Injury and illness incidence rate lowest on record
December 18, 1998
In 1997, a total of 6.1 million injuries and illnesses were reported in private industry workplaces, resulting in an incidence rate of 7.1 cases per 100 full-time workers. This rate was the lowest reported since the Bureau began tracking this information in the early 1970s.
The incidence rate for injuries and illnesses was 8.5 cases in 1993, but has fallen each year since then. The decline in the case rate was reflected in both the goods-producing and service-producing industries.
The injury and illness incidence rate for goods-producing industries was 9.9 cases per 100 full-time workers in 1997. Among specific goods-producing industries,
The service-producing sector reported an incidence rate of 5.9 cases per 100 workers. Among specific service-producing industries, transportation and public utilities had the highest incidence rate at 8.2 cases per 100 full-time workers.
Data on occupational injuries and illnesses are produced by the BLS Safety and Health Statistics program. For additional information, see News Release USDL 98-494, "Workplace Injuries and Illnesses in 1997."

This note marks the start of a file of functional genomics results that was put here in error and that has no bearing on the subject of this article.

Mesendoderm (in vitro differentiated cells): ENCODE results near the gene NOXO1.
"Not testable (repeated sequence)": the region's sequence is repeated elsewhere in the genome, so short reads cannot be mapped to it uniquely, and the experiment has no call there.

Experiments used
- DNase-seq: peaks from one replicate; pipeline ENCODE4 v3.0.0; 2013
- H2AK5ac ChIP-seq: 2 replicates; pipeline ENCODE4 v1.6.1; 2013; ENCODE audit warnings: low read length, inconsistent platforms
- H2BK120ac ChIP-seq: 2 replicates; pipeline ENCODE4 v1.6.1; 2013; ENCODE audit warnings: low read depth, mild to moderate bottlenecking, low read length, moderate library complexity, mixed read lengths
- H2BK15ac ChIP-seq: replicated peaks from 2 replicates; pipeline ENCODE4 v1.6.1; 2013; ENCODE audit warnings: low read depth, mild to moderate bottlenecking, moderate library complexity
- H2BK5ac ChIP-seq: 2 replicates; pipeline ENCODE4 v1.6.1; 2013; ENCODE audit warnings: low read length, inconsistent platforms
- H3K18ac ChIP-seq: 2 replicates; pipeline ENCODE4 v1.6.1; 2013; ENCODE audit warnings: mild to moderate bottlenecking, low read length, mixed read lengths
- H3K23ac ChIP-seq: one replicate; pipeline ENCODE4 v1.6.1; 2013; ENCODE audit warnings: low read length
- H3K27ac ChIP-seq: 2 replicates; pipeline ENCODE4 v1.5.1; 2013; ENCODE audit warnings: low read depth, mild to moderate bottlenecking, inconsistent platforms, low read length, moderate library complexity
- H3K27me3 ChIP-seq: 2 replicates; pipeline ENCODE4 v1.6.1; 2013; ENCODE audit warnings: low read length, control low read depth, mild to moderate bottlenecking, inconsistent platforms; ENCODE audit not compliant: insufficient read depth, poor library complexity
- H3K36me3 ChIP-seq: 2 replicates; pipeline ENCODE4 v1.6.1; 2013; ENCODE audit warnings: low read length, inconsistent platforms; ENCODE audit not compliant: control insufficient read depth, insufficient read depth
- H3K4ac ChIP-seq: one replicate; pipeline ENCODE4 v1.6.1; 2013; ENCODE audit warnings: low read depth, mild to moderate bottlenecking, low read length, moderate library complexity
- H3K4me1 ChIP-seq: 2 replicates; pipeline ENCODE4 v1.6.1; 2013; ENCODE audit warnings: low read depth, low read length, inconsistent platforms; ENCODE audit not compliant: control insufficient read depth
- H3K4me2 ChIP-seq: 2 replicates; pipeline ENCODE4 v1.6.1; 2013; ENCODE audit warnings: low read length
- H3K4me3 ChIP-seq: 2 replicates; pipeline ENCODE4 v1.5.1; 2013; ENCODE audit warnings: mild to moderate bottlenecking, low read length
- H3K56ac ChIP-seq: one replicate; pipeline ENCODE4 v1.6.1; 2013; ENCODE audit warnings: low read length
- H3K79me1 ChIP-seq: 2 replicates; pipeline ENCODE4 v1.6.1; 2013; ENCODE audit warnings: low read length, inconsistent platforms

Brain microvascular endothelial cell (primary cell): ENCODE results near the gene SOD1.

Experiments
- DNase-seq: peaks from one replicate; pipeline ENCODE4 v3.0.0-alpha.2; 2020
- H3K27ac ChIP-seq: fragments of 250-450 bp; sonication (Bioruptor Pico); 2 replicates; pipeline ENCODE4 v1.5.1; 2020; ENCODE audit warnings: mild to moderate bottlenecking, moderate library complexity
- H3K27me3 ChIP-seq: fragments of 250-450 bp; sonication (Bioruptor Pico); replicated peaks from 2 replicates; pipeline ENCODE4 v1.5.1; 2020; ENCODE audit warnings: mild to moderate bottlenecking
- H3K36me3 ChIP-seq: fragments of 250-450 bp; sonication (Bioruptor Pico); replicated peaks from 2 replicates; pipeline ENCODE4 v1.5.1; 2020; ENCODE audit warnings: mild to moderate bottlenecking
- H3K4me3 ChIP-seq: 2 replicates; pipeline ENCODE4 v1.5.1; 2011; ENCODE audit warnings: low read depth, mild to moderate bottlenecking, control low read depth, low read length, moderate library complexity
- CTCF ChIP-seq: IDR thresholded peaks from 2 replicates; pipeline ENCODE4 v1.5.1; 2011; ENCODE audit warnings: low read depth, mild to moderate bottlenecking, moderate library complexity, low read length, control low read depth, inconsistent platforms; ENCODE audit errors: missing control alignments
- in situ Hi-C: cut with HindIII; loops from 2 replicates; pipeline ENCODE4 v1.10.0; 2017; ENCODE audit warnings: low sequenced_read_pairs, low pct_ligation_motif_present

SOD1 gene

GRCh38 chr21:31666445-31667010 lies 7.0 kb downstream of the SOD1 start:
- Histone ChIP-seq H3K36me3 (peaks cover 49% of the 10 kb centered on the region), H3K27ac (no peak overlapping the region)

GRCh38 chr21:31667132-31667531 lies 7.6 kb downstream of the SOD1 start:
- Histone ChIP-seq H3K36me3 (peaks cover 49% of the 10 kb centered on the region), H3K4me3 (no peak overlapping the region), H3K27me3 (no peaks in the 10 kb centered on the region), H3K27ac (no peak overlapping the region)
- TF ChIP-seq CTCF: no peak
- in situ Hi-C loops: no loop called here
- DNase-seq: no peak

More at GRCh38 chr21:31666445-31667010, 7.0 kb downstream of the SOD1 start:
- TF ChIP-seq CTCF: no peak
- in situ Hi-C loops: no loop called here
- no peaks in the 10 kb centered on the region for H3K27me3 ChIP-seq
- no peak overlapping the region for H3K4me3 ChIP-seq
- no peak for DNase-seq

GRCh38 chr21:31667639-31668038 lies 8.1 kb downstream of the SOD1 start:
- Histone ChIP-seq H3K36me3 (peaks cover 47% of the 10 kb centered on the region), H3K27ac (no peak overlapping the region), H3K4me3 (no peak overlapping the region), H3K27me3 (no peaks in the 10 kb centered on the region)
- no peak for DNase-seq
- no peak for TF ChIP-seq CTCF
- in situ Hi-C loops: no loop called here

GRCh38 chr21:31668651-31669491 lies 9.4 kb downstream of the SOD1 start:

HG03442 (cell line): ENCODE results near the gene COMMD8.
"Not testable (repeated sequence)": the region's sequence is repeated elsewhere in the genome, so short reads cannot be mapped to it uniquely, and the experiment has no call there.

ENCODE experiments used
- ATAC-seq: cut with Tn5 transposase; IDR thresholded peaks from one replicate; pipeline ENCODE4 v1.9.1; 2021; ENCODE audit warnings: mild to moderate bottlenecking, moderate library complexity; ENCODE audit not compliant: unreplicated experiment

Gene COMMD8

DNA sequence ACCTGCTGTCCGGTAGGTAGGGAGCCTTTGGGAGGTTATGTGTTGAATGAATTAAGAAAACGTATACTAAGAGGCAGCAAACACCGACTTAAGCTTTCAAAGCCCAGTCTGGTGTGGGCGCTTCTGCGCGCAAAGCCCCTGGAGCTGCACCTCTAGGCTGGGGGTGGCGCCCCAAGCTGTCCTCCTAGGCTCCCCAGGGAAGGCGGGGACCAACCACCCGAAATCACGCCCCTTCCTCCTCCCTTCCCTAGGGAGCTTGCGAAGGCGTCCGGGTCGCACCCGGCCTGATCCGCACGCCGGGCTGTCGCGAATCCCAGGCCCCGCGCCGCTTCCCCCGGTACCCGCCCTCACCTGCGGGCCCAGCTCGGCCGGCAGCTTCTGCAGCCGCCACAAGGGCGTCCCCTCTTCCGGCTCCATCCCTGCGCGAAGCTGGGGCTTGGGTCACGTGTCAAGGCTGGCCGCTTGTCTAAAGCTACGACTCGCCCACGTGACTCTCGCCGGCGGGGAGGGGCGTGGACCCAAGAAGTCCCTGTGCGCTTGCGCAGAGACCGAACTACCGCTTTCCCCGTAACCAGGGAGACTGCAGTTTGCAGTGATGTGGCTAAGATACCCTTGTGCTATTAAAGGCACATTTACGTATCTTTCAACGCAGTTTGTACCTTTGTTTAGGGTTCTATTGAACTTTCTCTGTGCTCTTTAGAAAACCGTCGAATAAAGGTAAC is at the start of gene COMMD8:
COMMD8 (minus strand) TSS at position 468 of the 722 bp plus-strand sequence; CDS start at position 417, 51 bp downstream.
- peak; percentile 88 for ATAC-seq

Bureau of Labor Statistics, U.S. Department of Labor, The Economics Daily, Injury and illness incidence rate lowest on record on the Internet at http://www.bls.gov/opub/ted/1998/dec/wk3/art05.htm (visited July 05, 2015).
Recent editions of Spotlight on Statistics
New estimates of personal taxes in Consumer Expenditure Survey
In 2013, the Consumer Expenditure Survey improved its personal tax data.
Trends in long-term unemployment
Long-term unemployment reached historically high levels following the recession of 2007–2009.
Housing: before, during, and after the Great Recession
looks at consumer expenditures on household items, employment in residential construction, prices for household items, and injuries in occupations involved in building and maintaining our homes.